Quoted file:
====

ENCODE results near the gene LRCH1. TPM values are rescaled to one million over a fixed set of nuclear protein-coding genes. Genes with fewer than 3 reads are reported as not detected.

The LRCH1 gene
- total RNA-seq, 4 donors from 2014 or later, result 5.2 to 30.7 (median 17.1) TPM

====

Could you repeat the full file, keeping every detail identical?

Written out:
ENCODE results near the gene LRCH1. TPM values are rescaled to one million over a fixed set of nuclear protein-coding genes. Genes with fewer than 3 reads are reported as not detected.

The LRCH1 gene
- total RNA-seq, 4 donors from 2014 or later, result 5.2 to 30.7 (median 17.1) TPM